The theory, which uses the methods of statistical physics, further predicted that the alignment of the filaments in the heart muscle cell depends on the cell’s physical environment, and more specifically on the elasticity of the supporting structure (called the extracellular matrix). The alignment is best when this structure is not too soft and not too rigid. The prediction took into consideration various forces operating on the microscale, particularly mechanical forces that are exerted on each filament subunit by neighboring filaments via the extracellular matrix.

By assuming that only structurally aligned filaments beat together, the Weizmann theorists were able to quantitatively explain experimental findings by their collaborators from the University of Pennsylvania (aka Penn), Prof. Dennis Discher and Dr. Stephanie Majkut. In the experiments, the Penn scientists had placed embryonic heart cells from chicks on support surfaces of varying stiffness, and found that two strikingly different properties – the structural alignment of the filaments and the beating strength of the cell – depended on the rigidity of the supporting surface.

By providing a theoretical basis for these experiments, the Weizmann model may help explain how filaments become aligned in heart muscle cells during embryonic development, and how their arrangement correlates with the muscle function in the adult heart.

This correlation suggests that the current means of treating irregular heartbeat may be limited to a certain extent by the structural order of heart muscle filaments – however, the new understanding may one day help design improved treatments for heart disease. For example, in the future, if new heart cells are grown to replace diseased ones, their growth environment may be manipulated so that their structure is well ordered and, to paraphrase Keats, all their filaments beat as one.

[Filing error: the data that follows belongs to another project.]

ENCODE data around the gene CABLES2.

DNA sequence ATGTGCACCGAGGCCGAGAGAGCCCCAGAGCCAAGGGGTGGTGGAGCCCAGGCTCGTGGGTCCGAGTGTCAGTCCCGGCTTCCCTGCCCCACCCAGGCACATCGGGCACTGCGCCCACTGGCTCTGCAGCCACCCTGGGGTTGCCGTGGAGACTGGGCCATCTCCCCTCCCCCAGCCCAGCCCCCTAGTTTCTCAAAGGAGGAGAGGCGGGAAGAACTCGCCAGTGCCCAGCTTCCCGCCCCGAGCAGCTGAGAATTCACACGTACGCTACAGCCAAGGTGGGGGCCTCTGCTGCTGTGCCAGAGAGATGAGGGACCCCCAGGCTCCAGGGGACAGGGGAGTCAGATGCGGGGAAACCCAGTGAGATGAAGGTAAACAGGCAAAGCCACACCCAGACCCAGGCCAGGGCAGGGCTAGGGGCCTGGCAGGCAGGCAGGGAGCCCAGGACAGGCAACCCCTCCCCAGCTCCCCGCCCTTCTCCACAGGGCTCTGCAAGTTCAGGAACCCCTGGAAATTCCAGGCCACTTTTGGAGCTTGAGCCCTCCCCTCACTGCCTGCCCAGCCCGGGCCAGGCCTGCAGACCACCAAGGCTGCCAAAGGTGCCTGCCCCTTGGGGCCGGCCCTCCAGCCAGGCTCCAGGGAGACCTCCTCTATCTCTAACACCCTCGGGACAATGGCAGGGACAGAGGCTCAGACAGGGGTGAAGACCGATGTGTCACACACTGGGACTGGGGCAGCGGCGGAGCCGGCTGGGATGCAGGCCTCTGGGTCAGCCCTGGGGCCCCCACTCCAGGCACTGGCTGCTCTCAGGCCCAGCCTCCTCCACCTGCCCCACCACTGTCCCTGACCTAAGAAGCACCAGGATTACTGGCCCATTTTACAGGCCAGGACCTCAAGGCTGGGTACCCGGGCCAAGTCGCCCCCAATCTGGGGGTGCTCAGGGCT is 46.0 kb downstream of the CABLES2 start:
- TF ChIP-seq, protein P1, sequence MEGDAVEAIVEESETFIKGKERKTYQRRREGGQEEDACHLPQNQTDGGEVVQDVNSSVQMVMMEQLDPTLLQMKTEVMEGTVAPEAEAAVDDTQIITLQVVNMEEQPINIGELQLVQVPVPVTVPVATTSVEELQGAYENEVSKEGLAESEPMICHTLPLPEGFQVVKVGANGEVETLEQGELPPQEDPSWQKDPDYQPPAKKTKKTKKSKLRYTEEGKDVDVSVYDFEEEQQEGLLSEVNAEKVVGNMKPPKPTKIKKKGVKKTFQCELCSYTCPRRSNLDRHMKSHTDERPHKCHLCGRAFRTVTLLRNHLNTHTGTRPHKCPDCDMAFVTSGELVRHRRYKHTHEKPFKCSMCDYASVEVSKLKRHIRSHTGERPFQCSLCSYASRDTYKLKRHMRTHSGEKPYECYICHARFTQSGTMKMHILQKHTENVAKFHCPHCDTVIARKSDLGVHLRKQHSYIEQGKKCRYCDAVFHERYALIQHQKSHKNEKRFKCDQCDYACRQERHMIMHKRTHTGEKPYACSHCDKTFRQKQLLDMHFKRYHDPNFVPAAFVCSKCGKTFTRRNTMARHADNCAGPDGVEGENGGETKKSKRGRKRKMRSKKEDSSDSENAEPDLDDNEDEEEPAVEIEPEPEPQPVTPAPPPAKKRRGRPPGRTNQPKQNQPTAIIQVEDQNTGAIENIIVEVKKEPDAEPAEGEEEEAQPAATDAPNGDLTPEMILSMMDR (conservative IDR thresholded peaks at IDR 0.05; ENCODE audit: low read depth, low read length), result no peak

Prof. Samuel Safran’s research is supported by the Gerhardt M.J. Schmidt Minerva Center on Supramolecular Architectures, which he heads; the US-Israel Binational Science Foundation; the Israel Science Foundation; Antonio and Noga Villalon, Winnetka, IL; the Clore Center for Biological Physics; the Kimmelman Center for Structural Biology; and the Kimmel Stem Cell Research Institute. Prof. Safran is the incumbent of the Fern and Manfred Steinfeld Professorial Chair.

Dr. Kinjal Dasbiswas’s research is supported by a fellowship from the Council of Higher Education.



Women’s Postdoctoral Program Accepting Applications